After Barack Obama called on China to join in leading the world in carbon reduction at the UN Climate Summit earlier this week (a meeting of world leaders at which Xi Jinping was notably absent), China’s state media published a response long popular in Beijing: it is unfair to compare emissions in China—still in its developmental stage—with those of countries that were developing prior to modern regulatory norms. From China Daily:
A report released ahead of Tuesday’s UN climate summit, which shows China’s per capita carbon emissions have surpassed those of the European Union, does not tell the whole story, an expert said.
“China and the EU cannot be compared in such a simple way, given their different stages of development and economic situations,” said Zou Ji, a professor at the National Center for Climate Change Strategy and International Cooperation.
According to the Global Carbon Project report, China’s carbon dioxide emissions of 7.2 metric tons per capita for the first time surpassed the EU’s 6.8 tons in 2013.
However, the EU, since the industrial revolution, has produced more cumulative emissions per capita than China, Zou said.
About 70 percent of cumulative emissions since the industrial revolution were emitted from developed countries, which are believed to be the reason behind today’s global climate change, according to the latest assessment report by the Intergovernmental Panel on Climate Change. [Source]
Xinhua carries a similar message, accusing “some Western powers” of “hyping up [China’s] status as the world’s largest greenhouse gas emitter.” Xinhua’s commentary also criticizes the outsourcing of carbon emissions to developing nations. While Xi was absent at the UN Climate Summit, his envoy did pledge China’s support by “upholding the principle of ‘common but differentiated responsibility,'” in responding to climate change.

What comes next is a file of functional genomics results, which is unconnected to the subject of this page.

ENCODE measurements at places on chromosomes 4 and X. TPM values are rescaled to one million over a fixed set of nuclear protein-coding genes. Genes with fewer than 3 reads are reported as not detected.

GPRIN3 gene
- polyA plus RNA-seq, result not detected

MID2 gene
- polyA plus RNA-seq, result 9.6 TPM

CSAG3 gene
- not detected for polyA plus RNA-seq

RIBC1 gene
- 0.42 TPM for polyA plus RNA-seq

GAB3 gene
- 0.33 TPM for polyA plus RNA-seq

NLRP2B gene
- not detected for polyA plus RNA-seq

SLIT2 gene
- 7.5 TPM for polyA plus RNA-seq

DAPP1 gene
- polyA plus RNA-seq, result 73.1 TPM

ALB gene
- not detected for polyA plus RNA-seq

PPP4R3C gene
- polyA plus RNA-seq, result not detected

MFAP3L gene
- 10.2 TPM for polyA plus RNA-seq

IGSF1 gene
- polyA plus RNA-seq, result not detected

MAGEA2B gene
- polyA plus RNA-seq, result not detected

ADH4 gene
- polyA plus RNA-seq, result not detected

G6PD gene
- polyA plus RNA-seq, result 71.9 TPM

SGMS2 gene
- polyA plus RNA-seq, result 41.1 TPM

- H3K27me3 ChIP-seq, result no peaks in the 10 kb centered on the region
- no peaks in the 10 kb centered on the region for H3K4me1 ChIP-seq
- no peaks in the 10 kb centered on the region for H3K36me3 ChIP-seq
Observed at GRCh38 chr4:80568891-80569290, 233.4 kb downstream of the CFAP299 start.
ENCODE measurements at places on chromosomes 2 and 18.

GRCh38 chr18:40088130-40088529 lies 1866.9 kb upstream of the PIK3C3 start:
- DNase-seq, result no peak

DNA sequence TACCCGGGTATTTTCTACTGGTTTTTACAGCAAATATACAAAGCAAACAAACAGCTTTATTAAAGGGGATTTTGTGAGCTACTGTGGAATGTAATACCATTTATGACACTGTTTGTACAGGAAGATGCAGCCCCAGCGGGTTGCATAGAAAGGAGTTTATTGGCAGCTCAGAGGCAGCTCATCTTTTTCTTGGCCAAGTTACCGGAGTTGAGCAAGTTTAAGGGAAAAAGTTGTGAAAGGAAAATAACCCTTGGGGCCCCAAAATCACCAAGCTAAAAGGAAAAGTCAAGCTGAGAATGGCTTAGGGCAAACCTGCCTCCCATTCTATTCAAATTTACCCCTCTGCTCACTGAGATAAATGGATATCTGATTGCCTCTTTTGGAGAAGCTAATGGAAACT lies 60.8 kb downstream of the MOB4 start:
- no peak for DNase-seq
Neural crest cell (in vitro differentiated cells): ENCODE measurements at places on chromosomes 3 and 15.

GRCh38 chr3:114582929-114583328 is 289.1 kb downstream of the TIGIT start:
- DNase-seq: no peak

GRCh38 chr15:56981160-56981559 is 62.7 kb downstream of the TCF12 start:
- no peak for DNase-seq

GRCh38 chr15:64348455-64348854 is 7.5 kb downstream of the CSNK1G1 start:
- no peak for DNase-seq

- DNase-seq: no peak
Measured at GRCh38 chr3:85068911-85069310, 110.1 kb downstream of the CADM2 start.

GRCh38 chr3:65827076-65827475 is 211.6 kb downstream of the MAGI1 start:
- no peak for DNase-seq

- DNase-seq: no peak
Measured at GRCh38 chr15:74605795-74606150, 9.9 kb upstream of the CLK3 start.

In a report for Foreign Policy, Isaac Stone Fish examines the validity of using continuing development as an excuse for not being more proactive on international issues:
But is China still a “developing” country? China’s top leaders certainly think so, or at least they say so publicly. In many, if not all of his meetings with foreign leaders, Xi, like his predecessor Hu Jintao, reminds them that China is a developing country, and thus must behave accordingly — but it’s unclear what exactly that means. (China’s U.N. mission didn’t reply to requests for comment; a Chinese embassy spokesman pointed me to the Chinese Foreign Ministry website.)
[…] In November 2010, I wrote an article (with my then Newsweek colleague Rana Foroohar) on how China was too rich to lean on its developing country status, citing the excess manifest in its luxury boutiques, its BMWs, and its billionaires. Four years later, and despite Xi’s corruption crackdown, major cities feel even wealthier now, thought much of the hinterland remains poor. “China is a dualistic economy, with very affluent cities and coastal regions but also some very poor regions that by any standard would be classified as ‘developing areas,'” said Susan Shirk, the chair of the 21st Century China Program at the University of California, San Diego.
Then, as now, the Chinese response has been to claim that domestic poverty eradication is their paramount responsibility. […]
[…] Yes, China contains multitudes. But practically and internationally, the concept of China as a developing country is stale and inaccurate. In 1974, Deng Xiaoping (who would later that decade become China’s paramount leader) gave a speech at the United Nations. “China is a socialist country,” he reminded his audience, “and a developing country as well.” Today, China’s economy is more than 65 times larger than it was in 1974, according to World Bank statistics. […] [Source]